Around 100 protestors occupied the Kansas City Hall Plaza on the night of Friday, Oct. 2 in response to a video showing an officer kneeling on a pregnant woman during an arrest.
The video shows KCPD Officer Newton pulling 25 year old Deja Stallings onto the ground, and kneeling on the woman’s back while trying to detain her. Stallings, who is 9 months pregnant, was taken to the hospital after the incident.
The incident sparked outrage among activists, who have protested against police brutality throughout the summer.
“Her baby is fighting for her life right now, she’s fighting for her life in the hospital because of Officer Newton,” said attorney and local activist Stacy Shaw.
Protesters arrived at city hall at 6 p.m. on Friday and stated they would not leave until Stallings “gets justice,” according to an Instagram post by the group, Black Rainbow.
The group published a list of demands on the same Instagram post, including the firing of Officer Newton, the firing of Chief of Police Rick Smith and the divestment of 50% of the KCPD budget into social services.
Organizers of the event brought official witnesses to be legal observers of the event and security to prevent agitators from harming any protesters.
Protesters played music on speakers during the beginning of the occupation, eventually turning it off due to worries that police would use the noise as an excuse to break up the demonstration.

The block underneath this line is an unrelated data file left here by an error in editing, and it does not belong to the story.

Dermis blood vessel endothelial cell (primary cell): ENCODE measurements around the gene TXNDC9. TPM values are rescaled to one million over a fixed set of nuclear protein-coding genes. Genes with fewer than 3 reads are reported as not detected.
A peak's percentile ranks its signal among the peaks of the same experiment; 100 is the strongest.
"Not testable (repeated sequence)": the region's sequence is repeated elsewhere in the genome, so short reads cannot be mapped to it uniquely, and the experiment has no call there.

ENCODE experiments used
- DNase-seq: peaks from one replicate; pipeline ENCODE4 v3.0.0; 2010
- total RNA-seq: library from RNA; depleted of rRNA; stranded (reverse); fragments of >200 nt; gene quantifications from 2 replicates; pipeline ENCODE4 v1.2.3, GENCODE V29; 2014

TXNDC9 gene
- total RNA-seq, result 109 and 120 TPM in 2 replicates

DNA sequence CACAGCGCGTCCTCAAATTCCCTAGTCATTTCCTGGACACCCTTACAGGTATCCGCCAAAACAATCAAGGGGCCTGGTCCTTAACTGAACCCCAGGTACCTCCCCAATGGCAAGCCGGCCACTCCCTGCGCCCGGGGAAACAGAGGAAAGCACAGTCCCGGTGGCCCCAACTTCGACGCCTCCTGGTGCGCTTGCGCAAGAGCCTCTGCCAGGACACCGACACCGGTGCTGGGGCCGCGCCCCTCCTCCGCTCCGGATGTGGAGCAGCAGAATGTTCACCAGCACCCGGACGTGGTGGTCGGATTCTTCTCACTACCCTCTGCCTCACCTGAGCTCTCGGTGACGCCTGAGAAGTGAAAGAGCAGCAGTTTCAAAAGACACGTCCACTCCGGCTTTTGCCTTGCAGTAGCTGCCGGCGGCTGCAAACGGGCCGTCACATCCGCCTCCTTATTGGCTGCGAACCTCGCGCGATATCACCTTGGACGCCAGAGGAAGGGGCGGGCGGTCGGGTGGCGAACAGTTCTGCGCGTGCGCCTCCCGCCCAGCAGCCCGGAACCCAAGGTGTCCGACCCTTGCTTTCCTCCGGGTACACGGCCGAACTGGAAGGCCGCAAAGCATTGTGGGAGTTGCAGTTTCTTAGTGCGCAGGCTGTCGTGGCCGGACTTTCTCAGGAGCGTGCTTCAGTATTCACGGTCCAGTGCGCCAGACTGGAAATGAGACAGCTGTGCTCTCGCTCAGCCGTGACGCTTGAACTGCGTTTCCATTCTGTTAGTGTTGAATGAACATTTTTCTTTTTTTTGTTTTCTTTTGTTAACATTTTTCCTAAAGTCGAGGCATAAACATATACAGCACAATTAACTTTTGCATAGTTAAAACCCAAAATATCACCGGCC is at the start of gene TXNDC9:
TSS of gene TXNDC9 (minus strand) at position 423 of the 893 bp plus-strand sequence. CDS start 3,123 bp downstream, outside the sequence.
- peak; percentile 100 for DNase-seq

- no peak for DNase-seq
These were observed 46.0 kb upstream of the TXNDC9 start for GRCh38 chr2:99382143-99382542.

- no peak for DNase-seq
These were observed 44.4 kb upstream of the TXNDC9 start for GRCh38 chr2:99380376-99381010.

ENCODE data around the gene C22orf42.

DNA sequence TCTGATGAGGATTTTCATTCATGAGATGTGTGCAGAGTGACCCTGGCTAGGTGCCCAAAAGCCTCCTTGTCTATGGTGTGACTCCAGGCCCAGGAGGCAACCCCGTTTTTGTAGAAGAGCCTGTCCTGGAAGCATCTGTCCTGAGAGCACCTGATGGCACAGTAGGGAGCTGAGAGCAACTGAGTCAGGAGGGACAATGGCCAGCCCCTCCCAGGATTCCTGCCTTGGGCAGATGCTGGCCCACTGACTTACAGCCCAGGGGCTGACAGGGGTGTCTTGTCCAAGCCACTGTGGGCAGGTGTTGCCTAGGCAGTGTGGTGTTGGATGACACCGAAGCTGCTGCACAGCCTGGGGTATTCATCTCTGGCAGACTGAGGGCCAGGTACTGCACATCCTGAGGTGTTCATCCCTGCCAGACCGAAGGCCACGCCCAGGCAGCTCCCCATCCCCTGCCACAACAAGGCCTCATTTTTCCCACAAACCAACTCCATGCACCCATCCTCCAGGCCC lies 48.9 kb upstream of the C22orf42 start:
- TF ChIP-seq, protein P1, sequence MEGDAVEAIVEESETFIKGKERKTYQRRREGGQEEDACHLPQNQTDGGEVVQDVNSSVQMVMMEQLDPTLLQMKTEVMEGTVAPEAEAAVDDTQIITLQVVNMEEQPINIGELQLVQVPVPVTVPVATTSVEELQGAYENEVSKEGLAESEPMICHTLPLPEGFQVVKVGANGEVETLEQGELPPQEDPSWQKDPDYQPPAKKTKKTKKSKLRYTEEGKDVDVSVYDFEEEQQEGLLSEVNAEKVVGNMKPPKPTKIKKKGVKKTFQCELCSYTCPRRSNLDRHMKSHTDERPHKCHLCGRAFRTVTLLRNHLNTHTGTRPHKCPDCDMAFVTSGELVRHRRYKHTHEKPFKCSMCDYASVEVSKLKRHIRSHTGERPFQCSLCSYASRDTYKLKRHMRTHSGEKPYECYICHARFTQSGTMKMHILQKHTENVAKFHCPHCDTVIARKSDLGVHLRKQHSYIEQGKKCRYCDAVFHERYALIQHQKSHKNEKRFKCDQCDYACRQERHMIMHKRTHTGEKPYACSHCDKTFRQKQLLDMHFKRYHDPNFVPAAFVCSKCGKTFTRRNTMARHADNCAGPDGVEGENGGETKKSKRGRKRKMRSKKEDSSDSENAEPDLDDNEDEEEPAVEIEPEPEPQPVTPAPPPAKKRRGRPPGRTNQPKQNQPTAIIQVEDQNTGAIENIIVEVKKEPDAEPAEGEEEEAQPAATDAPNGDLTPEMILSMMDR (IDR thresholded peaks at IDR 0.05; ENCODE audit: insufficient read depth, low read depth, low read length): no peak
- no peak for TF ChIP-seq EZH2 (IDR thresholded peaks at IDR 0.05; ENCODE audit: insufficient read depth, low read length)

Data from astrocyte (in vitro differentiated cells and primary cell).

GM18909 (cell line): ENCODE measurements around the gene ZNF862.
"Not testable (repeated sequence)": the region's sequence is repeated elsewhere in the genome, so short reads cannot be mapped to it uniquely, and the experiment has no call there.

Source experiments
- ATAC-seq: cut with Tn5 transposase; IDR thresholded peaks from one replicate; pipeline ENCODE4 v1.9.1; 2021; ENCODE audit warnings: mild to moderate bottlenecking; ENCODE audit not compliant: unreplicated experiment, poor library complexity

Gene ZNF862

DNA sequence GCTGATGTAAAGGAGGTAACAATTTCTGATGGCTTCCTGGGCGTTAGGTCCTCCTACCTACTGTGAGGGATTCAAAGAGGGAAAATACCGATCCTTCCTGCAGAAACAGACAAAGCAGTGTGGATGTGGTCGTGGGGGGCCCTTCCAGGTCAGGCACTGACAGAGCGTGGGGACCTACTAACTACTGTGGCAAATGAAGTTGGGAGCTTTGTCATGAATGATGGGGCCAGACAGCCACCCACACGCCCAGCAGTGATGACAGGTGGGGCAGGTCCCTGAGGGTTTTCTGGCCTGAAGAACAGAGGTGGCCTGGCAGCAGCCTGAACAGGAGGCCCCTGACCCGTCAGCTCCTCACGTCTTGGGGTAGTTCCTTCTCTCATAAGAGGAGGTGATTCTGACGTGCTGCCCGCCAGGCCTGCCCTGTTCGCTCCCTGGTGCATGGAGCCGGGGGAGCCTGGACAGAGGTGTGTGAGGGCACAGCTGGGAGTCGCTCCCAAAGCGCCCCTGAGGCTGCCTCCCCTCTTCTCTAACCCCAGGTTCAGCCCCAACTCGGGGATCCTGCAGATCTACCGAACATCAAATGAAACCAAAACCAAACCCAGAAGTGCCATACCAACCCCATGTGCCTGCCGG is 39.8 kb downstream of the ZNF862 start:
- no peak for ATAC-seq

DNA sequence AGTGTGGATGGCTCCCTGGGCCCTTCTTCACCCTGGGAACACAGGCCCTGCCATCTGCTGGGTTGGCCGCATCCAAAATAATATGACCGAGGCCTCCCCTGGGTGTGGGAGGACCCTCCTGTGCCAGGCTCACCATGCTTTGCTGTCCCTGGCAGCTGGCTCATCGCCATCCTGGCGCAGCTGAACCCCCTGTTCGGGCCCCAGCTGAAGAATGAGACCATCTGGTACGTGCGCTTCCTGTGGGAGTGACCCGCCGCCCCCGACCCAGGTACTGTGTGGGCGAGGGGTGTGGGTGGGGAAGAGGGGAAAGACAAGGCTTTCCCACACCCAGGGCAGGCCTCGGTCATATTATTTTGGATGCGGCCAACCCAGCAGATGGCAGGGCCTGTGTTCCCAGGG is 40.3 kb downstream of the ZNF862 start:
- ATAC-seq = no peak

Protesters set up tents and organized sleeping shifts late Friday night, so there would always be some people awake. At 2 a.m., rain and cold wind forced most of the protesters into the tents.
Police woke protesters early Saturday morning and ordered them to immediately pack their things and leave city hall property. Police forced protesters to move their tents multiple times.
“We were asleep. We have not violated any laws, no noise ordinances. We have cleaned up the area in city hall where there was trash before we got in,” Shaw said. “The police officers are intentionally terrorizing us so that we’ll stop protesting.”
Later that morning, Mayor Quinton Lucas spoke with protesters, ensuring their right to assemble on city hall property.
“You can continue to stay and protest — it’s a first amendment right — on city hall property,” Lucas said. “You should not be bothered if you stay on city hall property, if you protest in the same way you have for the past, I believe, 12 hours.”
Lucas then added that protesters can continue the occupation indefinitely “barring any city council action.”
Immediately after, Lucas walked back to the KCPD Headquarters, while protesters called for the mayor to call a vote to fire Smith, chanting “Quinton Lucas call the vote.”
The occupation is ongoing as of Oct. 4.